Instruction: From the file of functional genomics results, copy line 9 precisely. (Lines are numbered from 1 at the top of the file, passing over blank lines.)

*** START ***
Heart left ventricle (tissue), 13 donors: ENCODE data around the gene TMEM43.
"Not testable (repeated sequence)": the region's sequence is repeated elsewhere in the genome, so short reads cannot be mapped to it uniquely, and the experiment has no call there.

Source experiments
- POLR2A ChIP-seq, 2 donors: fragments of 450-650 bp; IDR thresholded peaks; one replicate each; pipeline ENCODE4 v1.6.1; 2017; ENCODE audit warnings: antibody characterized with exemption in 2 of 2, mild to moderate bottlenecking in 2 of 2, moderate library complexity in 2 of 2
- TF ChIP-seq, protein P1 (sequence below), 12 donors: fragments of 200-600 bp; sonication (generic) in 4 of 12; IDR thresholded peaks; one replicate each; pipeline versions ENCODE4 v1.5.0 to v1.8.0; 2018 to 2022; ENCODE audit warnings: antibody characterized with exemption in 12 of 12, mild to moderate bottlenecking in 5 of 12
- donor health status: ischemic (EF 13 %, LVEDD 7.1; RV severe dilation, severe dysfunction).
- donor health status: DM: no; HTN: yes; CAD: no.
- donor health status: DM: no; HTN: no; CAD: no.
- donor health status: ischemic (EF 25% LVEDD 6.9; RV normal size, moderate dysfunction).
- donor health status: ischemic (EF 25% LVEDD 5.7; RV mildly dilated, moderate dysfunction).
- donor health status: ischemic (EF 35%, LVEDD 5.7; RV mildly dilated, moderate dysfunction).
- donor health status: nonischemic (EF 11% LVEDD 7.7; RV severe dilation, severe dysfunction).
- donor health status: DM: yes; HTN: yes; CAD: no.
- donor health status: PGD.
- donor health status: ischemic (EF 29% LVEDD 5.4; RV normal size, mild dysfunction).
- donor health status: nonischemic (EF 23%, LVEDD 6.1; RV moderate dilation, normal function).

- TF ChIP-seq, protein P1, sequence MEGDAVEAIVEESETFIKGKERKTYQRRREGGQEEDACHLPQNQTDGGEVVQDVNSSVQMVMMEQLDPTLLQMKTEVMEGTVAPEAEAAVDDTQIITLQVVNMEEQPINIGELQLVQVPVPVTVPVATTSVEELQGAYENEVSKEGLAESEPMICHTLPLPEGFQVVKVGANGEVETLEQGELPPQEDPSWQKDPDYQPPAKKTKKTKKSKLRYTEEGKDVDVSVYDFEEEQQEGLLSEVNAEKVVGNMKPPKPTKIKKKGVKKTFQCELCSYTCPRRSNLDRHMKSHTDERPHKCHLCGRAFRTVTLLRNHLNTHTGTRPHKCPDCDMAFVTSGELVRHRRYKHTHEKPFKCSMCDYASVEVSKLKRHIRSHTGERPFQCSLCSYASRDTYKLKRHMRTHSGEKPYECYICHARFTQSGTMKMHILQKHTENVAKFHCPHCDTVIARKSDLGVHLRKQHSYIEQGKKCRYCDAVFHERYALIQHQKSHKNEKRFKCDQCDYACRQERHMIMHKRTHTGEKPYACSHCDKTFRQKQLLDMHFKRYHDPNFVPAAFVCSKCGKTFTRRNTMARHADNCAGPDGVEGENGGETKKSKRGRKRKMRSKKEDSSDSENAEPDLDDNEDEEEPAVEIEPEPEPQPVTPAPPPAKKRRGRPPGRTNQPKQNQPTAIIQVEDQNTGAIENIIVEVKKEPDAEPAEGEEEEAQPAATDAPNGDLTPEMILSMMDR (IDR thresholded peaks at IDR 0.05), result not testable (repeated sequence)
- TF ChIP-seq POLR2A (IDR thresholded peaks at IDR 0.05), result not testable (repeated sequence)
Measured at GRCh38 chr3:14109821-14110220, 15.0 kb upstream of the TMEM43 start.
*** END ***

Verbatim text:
- donor health status: ischemic (EF 25% LVEDD 6.9; RV normal size, moderate dysfunction).